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for people who care about the West

Bowden the half-mad hiker

The iconic Southwest writer brought minimal gear but loads of reading material on the trail.


When I got to know Chuck Bowden in the 1980s in Tucson, he was beginning to hone his edgy writing into powerful books and news stories — totally pushing the limits of “news.” But what impressed me the most was his edgy hiking. That’s how I view the man on the cover of this issue of High Country News: As a half-mad hiker who happened to be a writer.

In the wake of Bowden’s death on Aug. 30, I’m remembering how, in the heat of the desert summer in 1983, he set out from Mexico at dusk, walking north across the border to understand the experience of undocumented immigrants. Hiking all night, he mingled with migrants and risked confrontation with the Border Patrol. After 16 hours and 45 miles, he reached an Arizona outpost where migrants would catch rides, and lay down on a saloon’s pool table to cool off.

Charles Bowden, during a 1986 winter trek re-enacting Mormon pioneer John Lee’s expedition through the Paria River Canyon, with freezing water and little sunlight.
Jack Dykinga

With his physique — a lean 6-foot-4 — Bowden could rack up the miles. “He would never complain” while enduring blisters, sunburn, cactus thorns that drew blood, sprains and bruises, and dehydration that caused painful kidney stones, recalls Bill Broyles, a schoolteacher who made that moonlight hike and others with Bowden. Once, they began on the shore of Mexico’s Sea of Cortez and trudged through the bleak volcanic Pinacate Range to Ajo, Arizona, roughly 100 miles in a week, retracing the route that the Tohono O’odham Tribe had used for harvesting salt from the sea. On another cross-border hike, they covered more than 200 miles of desert in two weeks. Often they gambled on finding natural springs and potholes for drinking water.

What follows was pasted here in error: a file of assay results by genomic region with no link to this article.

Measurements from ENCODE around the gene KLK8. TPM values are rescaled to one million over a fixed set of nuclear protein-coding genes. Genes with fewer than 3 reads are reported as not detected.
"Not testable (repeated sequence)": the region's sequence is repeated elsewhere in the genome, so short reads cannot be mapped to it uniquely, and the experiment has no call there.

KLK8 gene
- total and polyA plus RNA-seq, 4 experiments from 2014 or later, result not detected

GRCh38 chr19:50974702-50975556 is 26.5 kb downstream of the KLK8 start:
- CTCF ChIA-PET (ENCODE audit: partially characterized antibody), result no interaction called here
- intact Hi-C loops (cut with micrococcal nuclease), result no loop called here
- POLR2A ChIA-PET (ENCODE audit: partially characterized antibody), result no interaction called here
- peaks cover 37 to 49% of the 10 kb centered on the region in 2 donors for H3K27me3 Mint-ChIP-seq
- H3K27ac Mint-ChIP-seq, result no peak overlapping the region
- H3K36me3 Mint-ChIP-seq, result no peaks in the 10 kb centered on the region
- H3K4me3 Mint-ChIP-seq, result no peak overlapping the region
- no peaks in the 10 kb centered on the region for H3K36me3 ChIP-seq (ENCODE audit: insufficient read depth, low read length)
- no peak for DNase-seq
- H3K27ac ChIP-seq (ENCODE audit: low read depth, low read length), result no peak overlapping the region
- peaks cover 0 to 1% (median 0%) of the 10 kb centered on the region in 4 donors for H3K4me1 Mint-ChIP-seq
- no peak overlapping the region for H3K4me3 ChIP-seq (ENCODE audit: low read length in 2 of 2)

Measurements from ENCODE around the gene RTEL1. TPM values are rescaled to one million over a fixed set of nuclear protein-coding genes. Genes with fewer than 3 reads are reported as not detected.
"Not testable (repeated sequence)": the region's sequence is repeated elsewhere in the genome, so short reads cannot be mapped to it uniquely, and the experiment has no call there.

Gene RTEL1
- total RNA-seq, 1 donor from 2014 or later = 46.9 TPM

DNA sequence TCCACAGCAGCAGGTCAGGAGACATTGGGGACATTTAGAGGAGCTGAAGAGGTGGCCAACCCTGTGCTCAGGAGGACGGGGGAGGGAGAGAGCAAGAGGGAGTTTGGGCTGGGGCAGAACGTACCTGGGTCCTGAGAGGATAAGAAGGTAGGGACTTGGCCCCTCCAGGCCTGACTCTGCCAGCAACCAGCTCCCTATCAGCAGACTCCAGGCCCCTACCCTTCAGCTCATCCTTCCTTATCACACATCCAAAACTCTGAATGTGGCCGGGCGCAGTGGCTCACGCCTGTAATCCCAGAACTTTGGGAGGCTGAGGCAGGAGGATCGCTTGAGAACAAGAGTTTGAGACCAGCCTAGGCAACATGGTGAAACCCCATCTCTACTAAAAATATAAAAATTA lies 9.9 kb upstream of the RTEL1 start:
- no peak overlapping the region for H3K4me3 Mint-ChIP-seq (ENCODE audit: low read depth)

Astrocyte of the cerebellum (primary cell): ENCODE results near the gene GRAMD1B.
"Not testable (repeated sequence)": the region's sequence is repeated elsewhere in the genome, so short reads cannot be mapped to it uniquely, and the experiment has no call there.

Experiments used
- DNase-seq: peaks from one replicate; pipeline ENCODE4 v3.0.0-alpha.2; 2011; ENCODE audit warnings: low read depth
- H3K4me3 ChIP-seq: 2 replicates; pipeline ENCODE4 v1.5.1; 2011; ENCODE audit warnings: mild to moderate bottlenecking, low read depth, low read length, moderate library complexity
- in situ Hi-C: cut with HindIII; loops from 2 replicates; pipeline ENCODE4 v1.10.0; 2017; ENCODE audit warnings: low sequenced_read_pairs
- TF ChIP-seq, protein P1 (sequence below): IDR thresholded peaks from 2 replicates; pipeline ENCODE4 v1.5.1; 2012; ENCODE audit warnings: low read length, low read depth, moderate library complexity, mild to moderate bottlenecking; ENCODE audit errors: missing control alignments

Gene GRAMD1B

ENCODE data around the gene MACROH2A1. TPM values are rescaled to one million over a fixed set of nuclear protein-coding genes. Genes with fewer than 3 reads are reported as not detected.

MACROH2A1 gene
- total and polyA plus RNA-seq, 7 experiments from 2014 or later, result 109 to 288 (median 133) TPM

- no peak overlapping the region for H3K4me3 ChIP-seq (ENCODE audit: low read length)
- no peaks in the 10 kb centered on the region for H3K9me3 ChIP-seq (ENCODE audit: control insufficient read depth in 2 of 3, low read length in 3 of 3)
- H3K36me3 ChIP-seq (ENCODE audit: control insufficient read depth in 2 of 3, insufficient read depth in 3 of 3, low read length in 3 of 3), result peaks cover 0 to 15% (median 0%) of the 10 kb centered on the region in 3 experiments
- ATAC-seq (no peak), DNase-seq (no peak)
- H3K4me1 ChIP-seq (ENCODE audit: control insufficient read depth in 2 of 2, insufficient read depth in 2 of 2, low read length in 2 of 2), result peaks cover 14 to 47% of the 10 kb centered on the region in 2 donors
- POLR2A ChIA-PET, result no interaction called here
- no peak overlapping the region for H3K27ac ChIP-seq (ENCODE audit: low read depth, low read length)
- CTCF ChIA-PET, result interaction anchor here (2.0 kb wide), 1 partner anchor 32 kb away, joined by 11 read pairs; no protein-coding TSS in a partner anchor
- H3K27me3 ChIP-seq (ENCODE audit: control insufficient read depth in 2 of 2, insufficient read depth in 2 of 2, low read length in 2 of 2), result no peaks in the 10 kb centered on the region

Bowden hiked in gym shoes and carried minimal gear, but lugged around pounds of campsite reading — serious hardback tomes like the 1,000-page Righteous Pilgrim, a biography of pioneering Interior Secretary Harold L. Ickes, and Insurgent Mexico, written in 1914 by the leftist journalist John Reed.

“The guy had absolute grit,” recalls Jack Dykinga, a photographer who accompanied Bowden on treks through the Utah-Arizona canyon country — including a six-day 50-miler one February slogging through icy slot-canyon pools. They climbed Mexico’s highest peak — 18,491-foot Pico de Orizaba — using crampons on ice fields, and tramped across shadeless desert from Yuma, Arizona, to Palm Springs, California, where daily highs hit the 120s.

Bowden’s writings about his hikes conveyed an intimacy with the natural landscape and denounced our failures to protect it. Thus, he influenced decision-makers to designate conservation areas in both countries — perhaps his greatest legacy. A copy of Stone Canyons of the Colorado Plateau, a 1996 book by Bowden and Dykinga, for instance, was given to then-Interior Secretary Bruce Babbitt, who shared it with then-President Clinton. The book encouraged Clinton to protect more than 2 million acres in three new national monuments.

Our Bowden package includes a profile written just before he died and excerpts from his last writings. I recommend celebrating the man’s life by taking a hike.                    

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Charles Bowden’s Fury